Alumni Profiles

Midge Rendell

Judge Marjorie O. Rendell

The Honorable Marjorie ("Midge") O. Rendell joined Duane Morris in 1973 as the Firm's 42nd lawyer. She departed in 1994 when she was nominated by President Clinton to serve as a judge on the U.S. District Court for the Eastern District of Pennsylvania. In 1997, she was elevated by President Clinton to serve as a judge on the United States Court of Appeals for the Third Circuit. Judge Rendell served as the First Lady of Pennsylvania from 2003 to 2011, after serving as the First Lady of Philadelphia from 1992 to 2000. In this issue, Judge Rendell shares memories from her time at Duane Morris and later as a judge.

Q: What are your fondest memories of your years at Duane Morris?

A: I have many fond memories of Duane Morris. We worked hard, but we also had fun. One of the best things about the Firm was that the leaders of the Firm at the time were very much involved, even with the new associates. Morris Duane, Bill White and Maurice Heckscher, besides being exemplary lawyers, were also civic leaders and great examples for the young lawyers.

For example, we had fall outings at Buck Hill Falls, a rustic cabin resort in the Poconos, where we played golf and poker and held a traditional reading by Morris Duane of The Fastest Hound Dog in the State of Maine. It was a unique bonding experience. The atmosphere of the Firm back then was warm, professional and concerned about the well-being of the individual lawyer. I remember one day in spring 1974 or '75, when we were still on the 16th floor of the Land Title Building, Morris Duane told everyone to stop working because we were going on an impromptu trip to the Philadelphia Zoo. It was also recommended that we take a month's vacation in the summer. One summer during my vacation in Ocean City, Roland Morris needed to get in touch with me and sent me a telegraph telling me to call him. I didn't have a telephone (if you can imagine that), and I ended up walking three blocks to use a payphone to call him. To encapsulate the atmosphere of the Firm in one anecdote, Morris Duane would walk the halls and ask if we were "having fun"!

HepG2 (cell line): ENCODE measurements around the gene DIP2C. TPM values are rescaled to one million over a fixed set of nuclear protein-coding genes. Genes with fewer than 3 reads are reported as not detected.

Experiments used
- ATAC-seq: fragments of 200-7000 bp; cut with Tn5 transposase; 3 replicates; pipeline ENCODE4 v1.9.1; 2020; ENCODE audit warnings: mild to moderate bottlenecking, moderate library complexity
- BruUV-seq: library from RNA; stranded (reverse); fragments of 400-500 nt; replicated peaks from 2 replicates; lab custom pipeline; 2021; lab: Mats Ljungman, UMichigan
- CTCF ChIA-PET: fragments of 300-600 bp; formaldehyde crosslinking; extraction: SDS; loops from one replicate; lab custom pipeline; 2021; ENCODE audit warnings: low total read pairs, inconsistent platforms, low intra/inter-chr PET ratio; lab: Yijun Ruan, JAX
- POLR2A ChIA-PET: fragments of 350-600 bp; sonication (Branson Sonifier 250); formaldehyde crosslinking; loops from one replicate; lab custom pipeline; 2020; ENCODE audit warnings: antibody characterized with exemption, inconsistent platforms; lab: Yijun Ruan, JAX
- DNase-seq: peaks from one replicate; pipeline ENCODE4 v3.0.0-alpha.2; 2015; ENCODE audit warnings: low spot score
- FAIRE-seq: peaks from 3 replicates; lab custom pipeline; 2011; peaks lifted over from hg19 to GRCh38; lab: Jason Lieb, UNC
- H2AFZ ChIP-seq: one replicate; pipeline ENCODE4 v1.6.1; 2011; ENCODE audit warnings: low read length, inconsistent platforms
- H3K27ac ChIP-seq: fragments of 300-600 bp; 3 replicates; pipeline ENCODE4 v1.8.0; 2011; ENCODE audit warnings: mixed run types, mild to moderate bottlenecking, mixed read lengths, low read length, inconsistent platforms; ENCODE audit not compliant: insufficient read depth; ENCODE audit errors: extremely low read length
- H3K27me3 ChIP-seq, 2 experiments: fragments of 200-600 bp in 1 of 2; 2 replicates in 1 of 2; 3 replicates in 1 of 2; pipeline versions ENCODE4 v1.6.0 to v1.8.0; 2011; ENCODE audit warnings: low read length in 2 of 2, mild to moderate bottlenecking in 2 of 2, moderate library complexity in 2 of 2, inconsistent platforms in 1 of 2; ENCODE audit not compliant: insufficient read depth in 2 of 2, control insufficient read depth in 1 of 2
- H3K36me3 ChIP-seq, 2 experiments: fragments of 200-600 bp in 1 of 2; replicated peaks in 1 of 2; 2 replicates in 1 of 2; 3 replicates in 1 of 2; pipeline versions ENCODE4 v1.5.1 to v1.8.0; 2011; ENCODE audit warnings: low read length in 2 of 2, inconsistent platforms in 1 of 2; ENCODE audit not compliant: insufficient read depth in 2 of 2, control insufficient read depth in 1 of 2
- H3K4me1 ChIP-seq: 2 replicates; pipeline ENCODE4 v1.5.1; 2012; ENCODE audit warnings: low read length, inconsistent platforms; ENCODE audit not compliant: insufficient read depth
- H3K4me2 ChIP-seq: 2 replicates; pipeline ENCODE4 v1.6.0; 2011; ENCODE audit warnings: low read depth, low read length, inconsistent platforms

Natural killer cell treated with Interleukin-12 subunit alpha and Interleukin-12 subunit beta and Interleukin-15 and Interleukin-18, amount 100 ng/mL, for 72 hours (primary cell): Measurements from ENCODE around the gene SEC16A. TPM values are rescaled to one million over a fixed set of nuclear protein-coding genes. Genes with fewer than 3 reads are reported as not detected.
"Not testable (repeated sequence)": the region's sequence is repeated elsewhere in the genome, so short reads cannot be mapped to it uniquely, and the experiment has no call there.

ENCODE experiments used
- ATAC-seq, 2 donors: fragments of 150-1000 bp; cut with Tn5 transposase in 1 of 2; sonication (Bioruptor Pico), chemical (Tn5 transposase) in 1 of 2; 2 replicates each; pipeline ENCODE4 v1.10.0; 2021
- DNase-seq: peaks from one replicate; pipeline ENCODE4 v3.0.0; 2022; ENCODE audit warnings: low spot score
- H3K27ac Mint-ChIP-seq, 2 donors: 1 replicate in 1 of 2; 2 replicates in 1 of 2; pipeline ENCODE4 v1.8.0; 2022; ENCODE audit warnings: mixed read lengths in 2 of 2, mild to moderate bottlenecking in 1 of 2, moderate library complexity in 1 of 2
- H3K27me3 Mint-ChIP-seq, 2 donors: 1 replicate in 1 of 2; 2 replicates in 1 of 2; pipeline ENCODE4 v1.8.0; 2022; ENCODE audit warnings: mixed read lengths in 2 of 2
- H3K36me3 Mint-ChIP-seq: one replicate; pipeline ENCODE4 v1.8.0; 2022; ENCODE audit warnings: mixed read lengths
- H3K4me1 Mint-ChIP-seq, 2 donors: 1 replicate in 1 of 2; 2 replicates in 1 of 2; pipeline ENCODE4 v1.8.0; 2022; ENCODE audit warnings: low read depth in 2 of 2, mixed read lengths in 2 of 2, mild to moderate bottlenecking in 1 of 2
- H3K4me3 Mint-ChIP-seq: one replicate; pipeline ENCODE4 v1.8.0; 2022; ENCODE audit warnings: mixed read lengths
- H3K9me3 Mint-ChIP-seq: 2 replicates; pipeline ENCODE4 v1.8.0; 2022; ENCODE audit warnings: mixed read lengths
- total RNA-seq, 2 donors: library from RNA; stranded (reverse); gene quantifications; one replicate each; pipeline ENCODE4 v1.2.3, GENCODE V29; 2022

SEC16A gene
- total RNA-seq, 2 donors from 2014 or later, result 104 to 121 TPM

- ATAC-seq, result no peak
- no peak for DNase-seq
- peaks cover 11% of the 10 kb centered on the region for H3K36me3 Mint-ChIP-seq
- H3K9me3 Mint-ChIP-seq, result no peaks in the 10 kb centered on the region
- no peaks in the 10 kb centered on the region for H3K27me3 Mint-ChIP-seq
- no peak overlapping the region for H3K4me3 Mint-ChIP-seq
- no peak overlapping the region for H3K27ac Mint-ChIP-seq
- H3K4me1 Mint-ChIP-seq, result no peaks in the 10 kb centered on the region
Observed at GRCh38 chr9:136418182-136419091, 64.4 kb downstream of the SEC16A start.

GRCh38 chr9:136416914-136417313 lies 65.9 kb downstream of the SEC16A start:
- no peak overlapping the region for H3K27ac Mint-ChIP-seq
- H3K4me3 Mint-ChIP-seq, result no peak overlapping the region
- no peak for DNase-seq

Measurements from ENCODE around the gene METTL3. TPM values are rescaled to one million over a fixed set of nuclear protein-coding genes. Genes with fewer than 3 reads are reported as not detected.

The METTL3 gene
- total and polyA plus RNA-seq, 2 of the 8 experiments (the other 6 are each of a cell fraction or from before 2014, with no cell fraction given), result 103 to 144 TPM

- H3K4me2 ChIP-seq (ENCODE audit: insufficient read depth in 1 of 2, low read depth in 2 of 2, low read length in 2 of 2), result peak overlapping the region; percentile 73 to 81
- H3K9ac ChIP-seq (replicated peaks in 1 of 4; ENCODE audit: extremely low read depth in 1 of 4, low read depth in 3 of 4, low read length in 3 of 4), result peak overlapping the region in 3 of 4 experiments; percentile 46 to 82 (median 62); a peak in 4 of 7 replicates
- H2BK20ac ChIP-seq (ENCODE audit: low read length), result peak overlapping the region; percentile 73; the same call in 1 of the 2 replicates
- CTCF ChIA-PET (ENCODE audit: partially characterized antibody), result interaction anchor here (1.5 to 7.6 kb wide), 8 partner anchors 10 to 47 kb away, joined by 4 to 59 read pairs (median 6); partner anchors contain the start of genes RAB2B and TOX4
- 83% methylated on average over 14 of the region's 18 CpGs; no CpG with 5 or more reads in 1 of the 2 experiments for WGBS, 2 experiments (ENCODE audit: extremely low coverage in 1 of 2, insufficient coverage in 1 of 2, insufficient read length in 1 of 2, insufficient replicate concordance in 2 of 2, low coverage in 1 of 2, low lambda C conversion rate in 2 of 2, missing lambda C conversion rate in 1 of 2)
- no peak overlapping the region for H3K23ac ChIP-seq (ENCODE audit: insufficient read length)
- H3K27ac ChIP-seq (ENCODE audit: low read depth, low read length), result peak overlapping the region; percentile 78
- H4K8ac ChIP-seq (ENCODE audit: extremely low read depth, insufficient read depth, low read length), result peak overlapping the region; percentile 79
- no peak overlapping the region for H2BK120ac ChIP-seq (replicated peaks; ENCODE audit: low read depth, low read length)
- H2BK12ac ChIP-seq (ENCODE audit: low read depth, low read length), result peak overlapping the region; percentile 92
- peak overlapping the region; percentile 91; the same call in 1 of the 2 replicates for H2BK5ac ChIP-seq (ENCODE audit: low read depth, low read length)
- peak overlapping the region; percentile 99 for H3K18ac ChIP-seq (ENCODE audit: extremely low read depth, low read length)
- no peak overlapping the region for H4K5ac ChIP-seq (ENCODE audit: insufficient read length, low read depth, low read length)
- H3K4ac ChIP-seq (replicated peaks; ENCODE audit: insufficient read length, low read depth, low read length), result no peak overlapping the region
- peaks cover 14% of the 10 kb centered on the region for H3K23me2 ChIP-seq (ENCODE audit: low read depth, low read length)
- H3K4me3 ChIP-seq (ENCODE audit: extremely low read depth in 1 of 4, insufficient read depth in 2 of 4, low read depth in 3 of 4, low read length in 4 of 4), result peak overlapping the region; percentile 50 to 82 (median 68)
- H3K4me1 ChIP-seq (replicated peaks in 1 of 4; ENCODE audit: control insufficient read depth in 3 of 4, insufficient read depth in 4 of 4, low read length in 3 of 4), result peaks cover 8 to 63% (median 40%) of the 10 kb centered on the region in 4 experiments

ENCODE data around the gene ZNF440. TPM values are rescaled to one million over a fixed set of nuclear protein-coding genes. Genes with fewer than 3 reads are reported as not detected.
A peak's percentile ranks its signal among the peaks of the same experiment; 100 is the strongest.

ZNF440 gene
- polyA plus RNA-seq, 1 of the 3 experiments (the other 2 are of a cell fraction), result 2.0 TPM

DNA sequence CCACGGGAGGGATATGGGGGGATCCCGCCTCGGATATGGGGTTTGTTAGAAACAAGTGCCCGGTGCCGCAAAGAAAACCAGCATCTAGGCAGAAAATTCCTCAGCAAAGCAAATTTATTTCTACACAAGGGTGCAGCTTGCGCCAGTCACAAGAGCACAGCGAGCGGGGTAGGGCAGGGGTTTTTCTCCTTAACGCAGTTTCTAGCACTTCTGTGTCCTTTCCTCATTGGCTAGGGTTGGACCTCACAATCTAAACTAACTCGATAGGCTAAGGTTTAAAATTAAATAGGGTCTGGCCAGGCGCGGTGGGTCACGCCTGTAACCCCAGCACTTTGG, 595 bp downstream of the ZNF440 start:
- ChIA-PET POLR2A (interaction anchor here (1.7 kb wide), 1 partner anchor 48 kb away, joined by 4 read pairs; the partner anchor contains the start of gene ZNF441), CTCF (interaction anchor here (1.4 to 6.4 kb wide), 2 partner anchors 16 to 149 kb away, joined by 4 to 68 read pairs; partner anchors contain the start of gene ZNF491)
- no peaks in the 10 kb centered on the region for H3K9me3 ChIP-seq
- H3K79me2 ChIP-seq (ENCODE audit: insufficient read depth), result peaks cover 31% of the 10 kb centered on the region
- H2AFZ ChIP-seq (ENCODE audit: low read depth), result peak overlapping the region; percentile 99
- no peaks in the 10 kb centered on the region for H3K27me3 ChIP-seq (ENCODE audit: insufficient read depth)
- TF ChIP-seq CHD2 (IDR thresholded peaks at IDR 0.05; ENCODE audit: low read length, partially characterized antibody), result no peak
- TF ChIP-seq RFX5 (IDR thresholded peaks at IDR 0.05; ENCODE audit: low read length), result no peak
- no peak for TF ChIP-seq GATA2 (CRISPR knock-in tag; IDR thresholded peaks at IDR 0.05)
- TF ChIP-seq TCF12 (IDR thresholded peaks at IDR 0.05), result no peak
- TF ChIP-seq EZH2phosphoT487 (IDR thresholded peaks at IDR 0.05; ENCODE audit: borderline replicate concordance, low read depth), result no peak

In light of my longstanding relationships with the Firm, I continue to recuse myself from Duane Morris cases. Even though it's been 21 years since I left, I still have many friends there, and a number of my former law clerks are now partners or associates at the Firm.

Midge Rendell

During a team-building exercise, then Vice-Chair Tom Hyndman, Midge Rendell (second left), Gene and Bob Pratter and Vince Garrity showcased their talents in a skit branding the Firm as "Duano," complete with a song to the tune of the popular Alka-Seltzer commercial: Plop, plop, fizz, fizz, Duano's in the legal biz … oh, what a relief it is! (Tom went on to serve as Chairman of the Firm throughout the 1980s, Midge and Gene are now Federal Judges, Bob went on to become acting Insurance Commissioner and Executive Deputy General Counsel of Pennsylvania, and Vince served as the Firm"s Corporate Practice Co-Chair for a decade.)